Northstar Commuter Rail has traveled uphill

The route Northstar Commuter Rail has traveled seems all uphill.

Anoka County lawmakers stand at a station along the Northstar Commuter Rail line during an inaugural run several years ago. Former Rep. Jerry Newton (left), DFL-Coon Rapids, Rep. Jim Abeler (center), R-Anoka, and former Rep. Kathy Tingelstad (right), R-Andover, numbered among staunch supporters of Northstar. Tingelstad is now Anoka County’s intergovernmental coordinator. File photo by T.W. Budig

Anoka County lawmakers stand at a station along the Northstar Commuter Rail line during an inaugural run several years ago. Former Rep. Jerry Newton (left), DFL-Coon Rapids, Rep. Jim Abeler (center), R-Anoka, and former Rep. Kathy Tingelstad (right), R-Andover, numbered among staunch supporters of Northstar. Tingelstad is now Anoka County’s intergovernmental coordinator. File photo by T.W. Budig

The commuter line — defined as “heavy” rail in transit lingo as regular railroad tracks are used — came to more stops at the Legislature than it makes along its 40-mile route between Big Lake and Minneapolis.

Northstar ranks high on the list of epic transportation battles at the State Capitol.

Former Gov. Jesse Ventura pushed the project, the governor seeking $120 million in bonding to help build an 82-mile line from Minneapolis to St. Cloud/Rice.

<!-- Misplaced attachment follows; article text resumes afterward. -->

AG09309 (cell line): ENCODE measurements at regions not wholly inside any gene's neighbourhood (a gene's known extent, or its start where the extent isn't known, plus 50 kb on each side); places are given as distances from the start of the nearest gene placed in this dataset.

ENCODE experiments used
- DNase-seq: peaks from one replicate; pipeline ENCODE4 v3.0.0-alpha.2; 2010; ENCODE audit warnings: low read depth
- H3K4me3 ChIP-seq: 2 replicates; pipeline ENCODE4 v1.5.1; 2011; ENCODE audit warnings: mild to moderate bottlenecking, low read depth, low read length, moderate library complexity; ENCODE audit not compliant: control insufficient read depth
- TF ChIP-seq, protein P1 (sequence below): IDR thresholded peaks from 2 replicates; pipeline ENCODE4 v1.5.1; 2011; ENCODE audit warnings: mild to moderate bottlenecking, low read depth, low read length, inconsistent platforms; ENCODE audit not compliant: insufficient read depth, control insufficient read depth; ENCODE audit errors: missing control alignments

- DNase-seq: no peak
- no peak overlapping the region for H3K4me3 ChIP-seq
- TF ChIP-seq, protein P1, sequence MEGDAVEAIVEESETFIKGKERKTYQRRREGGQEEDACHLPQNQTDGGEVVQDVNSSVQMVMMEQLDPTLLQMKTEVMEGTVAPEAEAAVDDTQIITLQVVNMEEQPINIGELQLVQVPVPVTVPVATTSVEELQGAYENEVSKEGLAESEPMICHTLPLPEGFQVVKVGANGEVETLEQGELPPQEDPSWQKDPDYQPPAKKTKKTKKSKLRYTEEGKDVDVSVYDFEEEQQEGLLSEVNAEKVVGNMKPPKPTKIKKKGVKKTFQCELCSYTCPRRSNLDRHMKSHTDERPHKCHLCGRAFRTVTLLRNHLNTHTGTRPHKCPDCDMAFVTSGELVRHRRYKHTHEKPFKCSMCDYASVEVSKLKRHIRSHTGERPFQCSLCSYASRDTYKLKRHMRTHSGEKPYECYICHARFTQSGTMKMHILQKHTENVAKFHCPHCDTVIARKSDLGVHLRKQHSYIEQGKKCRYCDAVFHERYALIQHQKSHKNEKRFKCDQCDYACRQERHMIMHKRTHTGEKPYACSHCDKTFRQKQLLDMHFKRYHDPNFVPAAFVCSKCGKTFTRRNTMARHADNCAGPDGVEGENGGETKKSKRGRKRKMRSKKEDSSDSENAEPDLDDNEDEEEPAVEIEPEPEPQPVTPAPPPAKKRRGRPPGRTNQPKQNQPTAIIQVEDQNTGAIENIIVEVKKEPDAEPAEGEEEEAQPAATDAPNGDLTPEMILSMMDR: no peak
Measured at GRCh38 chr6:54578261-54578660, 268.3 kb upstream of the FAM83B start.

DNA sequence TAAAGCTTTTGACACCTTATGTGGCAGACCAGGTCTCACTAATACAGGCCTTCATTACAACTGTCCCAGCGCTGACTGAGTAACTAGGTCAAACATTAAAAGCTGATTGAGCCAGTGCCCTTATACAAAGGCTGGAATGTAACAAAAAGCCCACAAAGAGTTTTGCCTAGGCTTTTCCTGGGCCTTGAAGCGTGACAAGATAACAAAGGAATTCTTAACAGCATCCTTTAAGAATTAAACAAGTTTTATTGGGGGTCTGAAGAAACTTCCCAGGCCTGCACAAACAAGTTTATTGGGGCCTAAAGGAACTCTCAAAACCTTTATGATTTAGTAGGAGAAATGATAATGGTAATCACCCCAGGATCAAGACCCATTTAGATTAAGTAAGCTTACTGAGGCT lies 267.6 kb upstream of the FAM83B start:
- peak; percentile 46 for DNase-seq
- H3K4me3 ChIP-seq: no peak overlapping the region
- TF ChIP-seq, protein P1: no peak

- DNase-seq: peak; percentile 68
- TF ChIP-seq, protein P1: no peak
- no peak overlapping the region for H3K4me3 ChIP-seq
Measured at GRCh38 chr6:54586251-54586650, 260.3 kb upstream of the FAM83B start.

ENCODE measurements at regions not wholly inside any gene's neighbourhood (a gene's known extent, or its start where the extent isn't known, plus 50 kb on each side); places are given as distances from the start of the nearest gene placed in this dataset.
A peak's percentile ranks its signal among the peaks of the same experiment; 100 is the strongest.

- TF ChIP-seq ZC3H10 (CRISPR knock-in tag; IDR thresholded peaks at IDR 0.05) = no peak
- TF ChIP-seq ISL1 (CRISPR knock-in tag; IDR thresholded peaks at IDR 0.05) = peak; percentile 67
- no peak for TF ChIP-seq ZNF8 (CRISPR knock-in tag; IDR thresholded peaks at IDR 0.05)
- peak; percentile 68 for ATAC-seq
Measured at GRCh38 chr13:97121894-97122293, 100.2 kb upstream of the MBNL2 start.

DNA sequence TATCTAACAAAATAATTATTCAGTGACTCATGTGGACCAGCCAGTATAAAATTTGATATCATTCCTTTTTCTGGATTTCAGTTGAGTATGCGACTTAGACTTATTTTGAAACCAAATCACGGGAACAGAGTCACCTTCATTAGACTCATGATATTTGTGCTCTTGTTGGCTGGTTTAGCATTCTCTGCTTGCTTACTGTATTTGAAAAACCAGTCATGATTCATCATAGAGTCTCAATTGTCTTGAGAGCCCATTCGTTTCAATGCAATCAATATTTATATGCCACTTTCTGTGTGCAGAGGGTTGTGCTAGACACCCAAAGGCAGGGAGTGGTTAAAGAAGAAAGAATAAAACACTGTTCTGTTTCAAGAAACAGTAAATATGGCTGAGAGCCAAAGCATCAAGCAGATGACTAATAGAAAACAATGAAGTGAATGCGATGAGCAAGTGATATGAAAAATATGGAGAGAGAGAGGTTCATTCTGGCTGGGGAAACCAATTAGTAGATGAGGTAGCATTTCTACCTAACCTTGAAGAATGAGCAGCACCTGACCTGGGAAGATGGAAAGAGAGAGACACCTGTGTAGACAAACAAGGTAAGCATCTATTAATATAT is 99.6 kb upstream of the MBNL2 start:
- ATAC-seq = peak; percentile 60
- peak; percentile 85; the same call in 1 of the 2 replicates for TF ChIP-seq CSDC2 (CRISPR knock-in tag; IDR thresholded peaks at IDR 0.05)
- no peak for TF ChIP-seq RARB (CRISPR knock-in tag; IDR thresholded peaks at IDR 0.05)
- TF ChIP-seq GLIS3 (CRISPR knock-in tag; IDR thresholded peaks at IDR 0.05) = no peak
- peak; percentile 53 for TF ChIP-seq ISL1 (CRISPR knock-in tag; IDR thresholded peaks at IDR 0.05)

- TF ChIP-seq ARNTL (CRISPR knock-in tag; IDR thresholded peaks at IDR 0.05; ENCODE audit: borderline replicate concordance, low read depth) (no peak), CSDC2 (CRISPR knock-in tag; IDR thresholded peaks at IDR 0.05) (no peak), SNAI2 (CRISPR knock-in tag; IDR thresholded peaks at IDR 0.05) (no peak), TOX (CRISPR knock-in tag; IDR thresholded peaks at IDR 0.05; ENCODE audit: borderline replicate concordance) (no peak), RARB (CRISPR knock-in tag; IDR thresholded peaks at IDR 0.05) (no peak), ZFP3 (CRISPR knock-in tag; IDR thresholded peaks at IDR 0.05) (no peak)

But the proposal was a hard sell, the ensuing years seeing Northstar supporters red-faced and teary-eyed on the House floor with a Sherburne County Republican lawmaker portraying Northstar as a metallic getaway horse criminal elements would ride to plunder suburban communities.

Former Gov. Tim Pawlenty eventually backed Northstar, but Big Lake became the end of the line instead of St. Cloud.

And that’s likely where things will stay, at least for now, according to Stearns County Commissioner Leigh Lenzmeier, chairman of the Northstar Corridor Development Authority.

“There’s no sense even going down that road,” said Lenzmeier of pursuing a line extension.

Northstar has failed to meet earlier ridership expectations — about 20 percent below projections in 2010 — although more recent numbers indicate an uptick.

Weekday fares, starting Aug. 1, for most weekday trips have been cut by a $1 and Metro Transit is ratcheting up line promotions.

Lenzmeier isn’t panicking.

“It’s tough right now. But that’s not unusual (for a new transit lines),” he said.

Lenzmeier views lower gas prices, the recession and other unforeseen factors hurting Northstar ridership.

In terms of promotion, he suggests Northstar be billed as affordable transportation for students, allowing fast and reliable transit between home and classroom.

Although the line ends in Big Lake, link buses run between St. Cloud and Big Lake and have proven popular.

Anoka County Commissioner Dan Erhart, who lobbied for Northstar heavily at the State Capitol, insists the line and other transit projects are essential to his county’s future success.